The trial court disagreed that the closing argument was improper, noting that the State's argument "throughout was that the proper verdict in this case, whether you characterize it as the right thing or the proper verdict, a fair and a just verdict . . . in the State's view is a finding of guilty." Nevertheless, the court stated that it would "reinstruct [the jury] . . . on the burden of proof beyond a reasonable doubt and [that the jury's] verdict has to be based on the evidence and the law as . . . provide[d] . . . to them." The trial court then instructed the jury as to the burden of proof and the jury's obligation to follow its instructions and render a fair and just verdict, after weighing all of the evidence, based solely upon the evidence. The trial court further reminded the jury to follow all of the instructions that it had provided during the course of the trial, and provided the jury with a copy of its instructions.

         On appeal, the defendant argues that by urging the jury "to do the right thing, to listen to [the victim], and to hold [the defendant] accountable . . . . by finding him guilty," the prosecutor had improperly opined as to the justness of the cause, see N.H. R. Prof. Conduct 3.4(e), thus entitling him to an immediate curative instruction in the nature of the instruction he requested. In assessing whether the State has advanced an improper argument, we consider the challenged statement within the context of the case. State v. Addison (Capital Murder), 165 N.H. 381, 548 (2013). We will not overturn the trial court's ruling as to whether improper prosecutorial remarks warrant remedial action absent an unsustainable exercise of discretion. Id. at 549. To establish an unsustainable exercise of discretion, the defendant must demonstrate that the trial court's decision was clearly untenable or unreasonable to the prejudice of his case." Id.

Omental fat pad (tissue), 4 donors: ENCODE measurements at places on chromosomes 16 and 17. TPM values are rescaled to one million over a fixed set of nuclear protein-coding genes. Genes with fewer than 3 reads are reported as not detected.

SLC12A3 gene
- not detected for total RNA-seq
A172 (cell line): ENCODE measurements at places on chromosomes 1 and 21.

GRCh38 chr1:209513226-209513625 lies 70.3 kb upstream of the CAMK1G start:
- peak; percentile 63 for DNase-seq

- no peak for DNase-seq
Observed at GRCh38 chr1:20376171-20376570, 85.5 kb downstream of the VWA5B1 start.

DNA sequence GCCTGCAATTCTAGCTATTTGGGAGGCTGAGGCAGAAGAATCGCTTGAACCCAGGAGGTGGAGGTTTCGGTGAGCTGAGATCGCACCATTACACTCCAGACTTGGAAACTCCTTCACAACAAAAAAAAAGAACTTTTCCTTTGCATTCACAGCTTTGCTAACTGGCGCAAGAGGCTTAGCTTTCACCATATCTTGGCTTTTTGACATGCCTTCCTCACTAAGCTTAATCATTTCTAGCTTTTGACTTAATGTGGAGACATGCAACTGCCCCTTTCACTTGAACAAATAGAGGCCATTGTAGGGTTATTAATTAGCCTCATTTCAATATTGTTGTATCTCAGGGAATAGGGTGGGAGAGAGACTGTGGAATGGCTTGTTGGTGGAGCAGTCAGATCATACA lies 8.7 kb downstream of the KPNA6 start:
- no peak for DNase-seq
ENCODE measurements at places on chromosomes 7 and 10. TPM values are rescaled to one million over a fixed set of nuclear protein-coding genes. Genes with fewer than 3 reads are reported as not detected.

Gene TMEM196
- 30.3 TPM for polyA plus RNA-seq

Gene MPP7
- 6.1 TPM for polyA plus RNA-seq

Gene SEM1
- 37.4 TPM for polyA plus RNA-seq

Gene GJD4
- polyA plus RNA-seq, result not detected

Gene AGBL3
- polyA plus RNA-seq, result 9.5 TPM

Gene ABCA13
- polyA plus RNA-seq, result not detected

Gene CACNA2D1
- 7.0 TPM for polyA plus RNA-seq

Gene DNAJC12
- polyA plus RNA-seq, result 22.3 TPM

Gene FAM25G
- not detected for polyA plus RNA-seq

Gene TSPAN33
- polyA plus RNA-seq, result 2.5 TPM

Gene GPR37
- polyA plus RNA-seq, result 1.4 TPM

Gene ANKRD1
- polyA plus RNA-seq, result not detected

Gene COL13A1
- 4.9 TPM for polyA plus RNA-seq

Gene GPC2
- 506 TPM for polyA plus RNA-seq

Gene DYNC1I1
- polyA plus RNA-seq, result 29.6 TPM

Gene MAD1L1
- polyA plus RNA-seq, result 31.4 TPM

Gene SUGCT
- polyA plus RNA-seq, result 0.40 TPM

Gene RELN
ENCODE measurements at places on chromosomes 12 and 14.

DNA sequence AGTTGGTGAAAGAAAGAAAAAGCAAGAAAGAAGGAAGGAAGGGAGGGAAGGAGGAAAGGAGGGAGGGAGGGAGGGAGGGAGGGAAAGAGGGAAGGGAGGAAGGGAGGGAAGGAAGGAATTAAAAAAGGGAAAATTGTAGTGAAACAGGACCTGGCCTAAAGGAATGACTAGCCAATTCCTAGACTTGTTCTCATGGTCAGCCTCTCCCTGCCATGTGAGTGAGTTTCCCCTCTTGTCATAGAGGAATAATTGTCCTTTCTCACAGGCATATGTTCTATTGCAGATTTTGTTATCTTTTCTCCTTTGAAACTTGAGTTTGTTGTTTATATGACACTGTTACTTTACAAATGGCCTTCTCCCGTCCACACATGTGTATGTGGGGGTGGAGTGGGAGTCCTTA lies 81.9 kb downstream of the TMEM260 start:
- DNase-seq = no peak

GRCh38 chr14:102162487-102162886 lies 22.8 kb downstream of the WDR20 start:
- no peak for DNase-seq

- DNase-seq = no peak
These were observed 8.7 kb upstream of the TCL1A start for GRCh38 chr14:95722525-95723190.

The prosecutor "is granted great latitude in closing argument, both to summarize and discuss the evidence presented to the jury and to urge the jury to draw inferences of guilt from the evidence." State v. Scognamiglio, 150 N.H. 534, 538 (2004) (quotation omitted). Although we "discourage prosecutors from equating 'justice' with a 'guilty' verdict," id., when considered in context, we agree with the State that the statement urging the jury to "do the right thing" did not amount to an improper expression of personal opinion as to the justness of the cause. The defendant's closing argument had directly impugned the victim's credibility and the plausibility of the victim's account. The State's response reminded the jury, as the trial court had already instructed, that it was entitled to evaluate the victim's credibility, and argued why the victim's testimony in fact was credible and why the account was plausible. The phrase immediately following the prosecutor's urging to "do the right thing" was not to find the defendant guilty, but to "listen to" the victim. In context, therefore, the remarks did not amount to an improper statement of the prosecutor's personal opinion as to the justness of the cause. See State v. Hearns, 151 N.H. 226, 233 (2004) (observing that the prosecutor's closing argument had "simply urged the jury to do its job - determine whether the victim was credible and, therefore, whether the defendant was guilty").

         Moreover, the trial court did, in fact, instruct the jury, after the State's closing argument, to weigh all of the evidence and to render a fair and just verdict based solely upon the evidence and the court's instructions as to the law. Accordingly, we conclude that the trial court's determination that a curative instruction was not necessary was neither clearly untenable nor unreasonable to the prejudice of the defendant's case. Addison, 165 N.H. at 549.

         Affirmed.

          HICKS, BASSETT, and ...